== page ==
Newman-Lakka Institute for Personalized Cancer Care at Floating Hospital for Children to accelerate the development of targeted cancer therapies
$2.5 million gift to establish new treatment center
BOSTON, July 9, 2012 /PRNewswire-USNewswire/ -- A significant gift to Floating Hospital for Children at Tufts Medical Center will accelerate doctors' ability to use personalized cancer treatments for children whose cancer is not responding to traditional treatment. This $2.5 million pledge from the Newman-Lakka Cancer Foundation will establish the Newman-Lakka Institute for Personalized Cancer Care at Floating Hospital for Children. The center will be the first ever to create a centralized database to analyze and track the outcomes of these groundbreaking cancer therapies, enabling physicians to share more complete information and offer lifesaving treatment to thousands more children with rare and recurring tumors.
"There are literally thousands of medications available that can treat many of the most recalcitrant tumors," explains Giannoula Lakka Klement, MD, FRCPC, Scientific Director of the Newman-Lakka Institute for Personalized Cancer Care and Pediatric Hematologist/Oncologist at Floating Hospital for Children. "Until now, however, we have not had detailed information about which patients benefitted from molecularly-guided therapy with a specific agent, and which did not. By analyzing outcome data from patients treated with targeted therapies and developing novel mathematical and biostatistical methods, the Newman-Lakka Institute will lead the way in providing therapies for patients with difficult-to-treat tumors."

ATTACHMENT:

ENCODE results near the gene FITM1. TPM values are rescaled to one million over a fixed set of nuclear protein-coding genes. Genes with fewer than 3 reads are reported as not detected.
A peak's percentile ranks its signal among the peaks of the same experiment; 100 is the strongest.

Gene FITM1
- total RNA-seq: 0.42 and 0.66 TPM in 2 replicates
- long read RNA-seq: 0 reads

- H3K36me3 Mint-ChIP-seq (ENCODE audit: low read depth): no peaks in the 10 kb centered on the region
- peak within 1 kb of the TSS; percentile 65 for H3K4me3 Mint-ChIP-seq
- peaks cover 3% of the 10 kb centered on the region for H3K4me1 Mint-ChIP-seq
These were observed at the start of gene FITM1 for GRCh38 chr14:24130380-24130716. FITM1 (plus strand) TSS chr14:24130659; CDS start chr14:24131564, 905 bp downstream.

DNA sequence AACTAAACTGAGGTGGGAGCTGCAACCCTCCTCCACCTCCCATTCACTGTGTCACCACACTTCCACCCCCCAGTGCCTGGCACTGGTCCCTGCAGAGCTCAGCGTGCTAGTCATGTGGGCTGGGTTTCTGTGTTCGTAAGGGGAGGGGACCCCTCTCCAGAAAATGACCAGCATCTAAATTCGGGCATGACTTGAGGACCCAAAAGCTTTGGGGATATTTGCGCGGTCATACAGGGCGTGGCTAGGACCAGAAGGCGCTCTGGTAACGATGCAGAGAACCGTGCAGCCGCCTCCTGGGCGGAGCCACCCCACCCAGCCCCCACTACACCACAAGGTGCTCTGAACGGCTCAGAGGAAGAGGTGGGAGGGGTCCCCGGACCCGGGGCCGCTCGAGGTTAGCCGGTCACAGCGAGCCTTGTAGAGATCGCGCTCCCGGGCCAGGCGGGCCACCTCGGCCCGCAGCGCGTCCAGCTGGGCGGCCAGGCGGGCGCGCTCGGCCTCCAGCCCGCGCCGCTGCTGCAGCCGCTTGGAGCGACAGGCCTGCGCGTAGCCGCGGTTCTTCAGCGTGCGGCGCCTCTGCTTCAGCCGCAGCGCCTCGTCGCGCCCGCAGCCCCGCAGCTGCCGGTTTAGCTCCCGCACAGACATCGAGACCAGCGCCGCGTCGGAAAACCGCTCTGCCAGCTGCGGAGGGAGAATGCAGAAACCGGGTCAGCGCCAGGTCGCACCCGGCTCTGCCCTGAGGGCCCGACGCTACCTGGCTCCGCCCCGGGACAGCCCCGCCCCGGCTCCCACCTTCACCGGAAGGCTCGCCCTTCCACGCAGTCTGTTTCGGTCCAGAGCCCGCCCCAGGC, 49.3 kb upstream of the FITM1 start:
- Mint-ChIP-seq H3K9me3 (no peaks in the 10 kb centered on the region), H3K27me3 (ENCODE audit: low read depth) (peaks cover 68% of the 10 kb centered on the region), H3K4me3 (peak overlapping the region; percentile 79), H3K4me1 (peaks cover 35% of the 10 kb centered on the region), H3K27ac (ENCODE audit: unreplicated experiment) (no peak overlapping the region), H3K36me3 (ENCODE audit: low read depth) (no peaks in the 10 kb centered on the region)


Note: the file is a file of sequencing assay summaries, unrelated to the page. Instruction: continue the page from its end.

Over the last decade, researchers have identified many molecular pathways that are unique to cancerous growth and developed new drugs to target them. By using a combination of agents, similar to the "drug cocktail" therapy that became successful in treating HIV, multiple cancer pathways can be inhibited. By inhibiting growth pathways, many previously untreatable tumors can be kept dormant. Although using targeted therapies may not always eliminate cancer, it may be possible to manage it as a chronic condition, because this type of therapy spares most healthy cells in the body leading to far fewer side effects.
Understanding which targeted therapies should be used in specific cancers, identifying how to best combine these therapies with existing agents, and determining the degree of effectiveness of molecularly targeted therapies are all crucial to increasing access to these potentially life-saving treatments. Many of these drugs have already been approved for use in other types of cancer in adults and may be currently available in the market, but insurance companies are often reluctant to cover these often very expensive therapies in children, without additional evidence of their efficacy in pediatric patients. The work at the Newman-Lakka Institute for Personalized Cancer Care will go a long way to provide the necessary evidence.